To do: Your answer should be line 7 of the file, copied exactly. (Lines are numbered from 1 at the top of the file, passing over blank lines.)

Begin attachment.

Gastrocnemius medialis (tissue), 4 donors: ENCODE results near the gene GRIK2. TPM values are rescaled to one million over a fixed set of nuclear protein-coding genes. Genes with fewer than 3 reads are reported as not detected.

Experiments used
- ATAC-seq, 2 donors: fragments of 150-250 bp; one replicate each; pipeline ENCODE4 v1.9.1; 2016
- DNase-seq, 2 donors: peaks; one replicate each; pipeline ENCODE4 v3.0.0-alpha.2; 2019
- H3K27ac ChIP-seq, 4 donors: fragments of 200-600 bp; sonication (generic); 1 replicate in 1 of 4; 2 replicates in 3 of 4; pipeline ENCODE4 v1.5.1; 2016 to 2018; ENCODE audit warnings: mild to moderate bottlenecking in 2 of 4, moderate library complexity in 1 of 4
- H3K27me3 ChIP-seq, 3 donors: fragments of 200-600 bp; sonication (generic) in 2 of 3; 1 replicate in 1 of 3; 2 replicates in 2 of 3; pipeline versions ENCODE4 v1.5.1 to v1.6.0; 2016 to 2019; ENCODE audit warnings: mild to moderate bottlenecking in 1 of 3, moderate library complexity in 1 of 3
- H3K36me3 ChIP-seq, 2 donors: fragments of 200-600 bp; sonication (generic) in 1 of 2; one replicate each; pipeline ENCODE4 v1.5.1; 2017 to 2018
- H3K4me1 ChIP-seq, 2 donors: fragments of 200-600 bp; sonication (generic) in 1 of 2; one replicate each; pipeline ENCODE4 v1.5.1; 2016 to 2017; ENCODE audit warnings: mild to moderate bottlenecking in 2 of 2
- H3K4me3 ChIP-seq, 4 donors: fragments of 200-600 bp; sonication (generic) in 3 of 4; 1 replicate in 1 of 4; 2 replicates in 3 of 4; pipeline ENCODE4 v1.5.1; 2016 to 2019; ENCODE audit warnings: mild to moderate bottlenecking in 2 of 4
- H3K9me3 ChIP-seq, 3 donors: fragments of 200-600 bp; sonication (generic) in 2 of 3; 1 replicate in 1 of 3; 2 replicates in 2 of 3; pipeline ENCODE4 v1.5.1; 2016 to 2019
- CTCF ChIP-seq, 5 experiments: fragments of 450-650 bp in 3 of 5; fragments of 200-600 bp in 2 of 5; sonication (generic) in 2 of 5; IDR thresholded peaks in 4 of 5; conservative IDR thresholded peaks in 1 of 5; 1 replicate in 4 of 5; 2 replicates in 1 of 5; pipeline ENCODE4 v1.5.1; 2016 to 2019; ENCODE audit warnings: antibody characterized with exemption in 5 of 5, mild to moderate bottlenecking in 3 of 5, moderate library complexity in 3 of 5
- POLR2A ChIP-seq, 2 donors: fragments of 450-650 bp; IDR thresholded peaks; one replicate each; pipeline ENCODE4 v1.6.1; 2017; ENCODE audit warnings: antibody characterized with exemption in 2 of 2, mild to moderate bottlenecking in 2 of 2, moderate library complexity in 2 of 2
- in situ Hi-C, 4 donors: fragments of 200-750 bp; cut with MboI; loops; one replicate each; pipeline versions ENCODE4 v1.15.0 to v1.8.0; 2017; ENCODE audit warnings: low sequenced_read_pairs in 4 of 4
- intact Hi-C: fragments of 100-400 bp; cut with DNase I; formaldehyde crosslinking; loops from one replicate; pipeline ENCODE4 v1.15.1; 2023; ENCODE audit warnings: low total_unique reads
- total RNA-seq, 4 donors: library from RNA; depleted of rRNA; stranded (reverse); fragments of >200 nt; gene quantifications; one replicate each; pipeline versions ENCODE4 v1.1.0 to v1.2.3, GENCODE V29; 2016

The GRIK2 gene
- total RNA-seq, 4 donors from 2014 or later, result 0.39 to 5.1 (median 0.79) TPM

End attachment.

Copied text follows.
- H3K36me3 ChIP-seq, 2 donors: fragments of 200-600 bp; sonication (generic) in 1 of 2; one replicate each; pipeline ENCODE4 v1.5.1; 2017 to 2018